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Over onsWaar vindt u onsM.K. (Marita) Everhardt, MA

M.K. Everhardt, MA

Perception of L2 prosody in cochlear implant simulations

Speech perception can – very simplistically – be described as everything that happens between the perception of an acoustic wave and the interpretation of the speech signal. When the acoustic quality of the signal is degraded, speech perception is affected. This is the case for cochlear implant (CI) users; the signal digitized by the CI (i.e. an auditory prosthesis which uses electrodes to stimulate auditory nerve cells) is highly degraded compared to the signal that normal hearing (NH) individuals perceive. Consequently, perception of certain elements in the speech signal is compromised.

A component of the speech signal that is of great importance for the interpretation of that speech signal is prosody, as prosody (i.e. structured patterns of pitch and rhythm) forms an important source for information on the syntactic and semantic properties of speech. Not being able to adequately perceive specific prosodic elements – due to for instance a degraded auditory signal – could thus lead to errors in the comprehension and consequently the interpretation of the speech signal.

When perceiving prosodic elements of a language other than the mother tongue, such as a second language (L2), speech perception is even more complex. That is, L2 perception may be affected by a cross-linguistic influence of language-specific prosodic patterns, where patterns of the first language (L1) could interfere with the perception of those patterns in the L2, especially when the prosodic systems of the L1 and the L2 are very similar (but not identical). Hence, when listeners are, in addition to a degraded auditory signal, also affected by a cross-linguistic influence of language-specific prosodic patterns, speech perception – particularly speech comprehension – is likely to be strongly compromised.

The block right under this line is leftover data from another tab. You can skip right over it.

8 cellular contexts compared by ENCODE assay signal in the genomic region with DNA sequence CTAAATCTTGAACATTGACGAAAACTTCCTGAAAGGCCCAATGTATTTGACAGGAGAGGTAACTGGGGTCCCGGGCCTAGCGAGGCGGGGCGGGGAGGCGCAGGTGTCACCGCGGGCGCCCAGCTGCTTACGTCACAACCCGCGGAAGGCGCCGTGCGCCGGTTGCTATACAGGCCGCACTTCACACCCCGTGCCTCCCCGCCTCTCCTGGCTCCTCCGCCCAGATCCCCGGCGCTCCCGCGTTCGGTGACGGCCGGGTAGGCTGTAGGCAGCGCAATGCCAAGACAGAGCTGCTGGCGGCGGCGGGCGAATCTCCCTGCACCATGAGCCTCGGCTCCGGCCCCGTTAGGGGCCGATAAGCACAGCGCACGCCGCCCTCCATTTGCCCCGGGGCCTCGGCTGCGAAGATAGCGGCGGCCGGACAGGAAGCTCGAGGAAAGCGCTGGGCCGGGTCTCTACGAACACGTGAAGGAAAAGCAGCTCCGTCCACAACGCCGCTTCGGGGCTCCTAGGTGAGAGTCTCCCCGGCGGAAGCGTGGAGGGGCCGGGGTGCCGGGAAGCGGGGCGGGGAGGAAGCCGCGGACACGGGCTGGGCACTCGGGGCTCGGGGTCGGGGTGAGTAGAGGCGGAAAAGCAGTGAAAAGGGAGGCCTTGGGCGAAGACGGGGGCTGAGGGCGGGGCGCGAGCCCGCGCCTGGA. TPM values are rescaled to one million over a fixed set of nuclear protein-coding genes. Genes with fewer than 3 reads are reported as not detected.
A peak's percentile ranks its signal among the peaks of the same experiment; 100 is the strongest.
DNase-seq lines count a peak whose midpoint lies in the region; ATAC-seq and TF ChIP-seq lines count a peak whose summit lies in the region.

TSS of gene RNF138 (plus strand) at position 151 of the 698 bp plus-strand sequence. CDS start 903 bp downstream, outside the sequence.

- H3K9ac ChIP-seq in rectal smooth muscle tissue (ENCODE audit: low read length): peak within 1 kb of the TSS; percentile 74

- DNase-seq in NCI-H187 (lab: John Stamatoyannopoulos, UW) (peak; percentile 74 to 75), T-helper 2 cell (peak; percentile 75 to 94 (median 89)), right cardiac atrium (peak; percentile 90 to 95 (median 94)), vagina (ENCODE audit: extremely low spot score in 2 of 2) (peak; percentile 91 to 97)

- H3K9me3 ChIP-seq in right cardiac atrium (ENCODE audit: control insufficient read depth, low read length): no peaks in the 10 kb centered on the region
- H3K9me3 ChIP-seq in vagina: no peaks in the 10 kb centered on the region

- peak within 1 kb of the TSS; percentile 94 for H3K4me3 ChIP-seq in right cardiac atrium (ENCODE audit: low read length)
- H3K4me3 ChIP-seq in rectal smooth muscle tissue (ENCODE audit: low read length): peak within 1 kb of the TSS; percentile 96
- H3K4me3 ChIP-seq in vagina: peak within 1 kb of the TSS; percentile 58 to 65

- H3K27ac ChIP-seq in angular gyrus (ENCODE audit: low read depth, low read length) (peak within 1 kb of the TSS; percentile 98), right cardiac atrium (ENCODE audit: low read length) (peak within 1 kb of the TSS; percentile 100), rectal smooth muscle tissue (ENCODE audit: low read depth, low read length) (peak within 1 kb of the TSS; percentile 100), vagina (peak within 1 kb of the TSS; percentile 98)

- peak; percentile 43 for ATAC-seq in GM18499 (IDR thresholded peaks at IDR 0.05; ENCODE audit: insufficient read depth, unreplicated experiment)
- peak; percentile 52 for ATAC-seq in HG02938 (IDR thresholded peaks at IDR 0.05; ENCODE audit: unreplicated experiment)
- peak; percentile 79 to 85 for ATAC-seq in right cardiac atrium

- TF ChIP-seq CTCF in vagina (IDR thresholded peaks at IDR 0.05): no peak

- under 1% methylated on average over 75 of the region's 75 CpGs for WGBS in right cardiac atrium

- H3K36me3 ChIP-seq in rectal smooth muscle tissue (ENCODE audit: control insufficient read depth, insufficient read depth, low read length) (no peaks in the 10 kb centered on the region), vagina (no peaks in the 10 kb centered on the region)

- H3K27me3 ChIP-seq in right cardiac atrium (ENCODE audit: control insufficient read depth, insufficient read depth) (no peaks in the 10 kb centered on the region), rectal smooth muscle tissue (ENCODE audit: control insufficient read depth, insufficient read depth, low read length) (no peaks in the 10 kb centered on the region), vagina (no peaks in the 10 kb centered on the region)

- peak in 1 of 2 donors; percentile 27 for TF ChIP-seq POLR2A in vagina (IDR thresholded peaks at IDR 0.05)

To date, there have not been – to our knowledge – any studies on the perception of L2 prosody in a degraded auditory setting. In this PhD project, we will therefore bridge the gap in the current literature by investigating the perception of L2 prosody in (late) L2 learners who are subjected to a degraded auditory signal, by using vocoder simulations of CI hearing. We will look at the influence of the quality of the auditory signal and of a (potential) cross-linguistic influence of language-specific prosodic patterns on the perception of L2 prosody for an L2 (English) that has a prosodic system that is similar (but not identical) to that of the L1 (Dutch).



This PhD project is supervised by prof. dr. Wander Lowie and dr. Tassos Sarampalis in collaboration with prof. dr. Deniz Ba┼čkent and dr. Matt Coler. The research is carried out at the Centre for Language and Cognition Groningen (CLCG) in affiliation with the Research School of Behavioural and Cognitive Neurosciences (BCN).

Laatst gewijzigd:15 januari 2018 14:33

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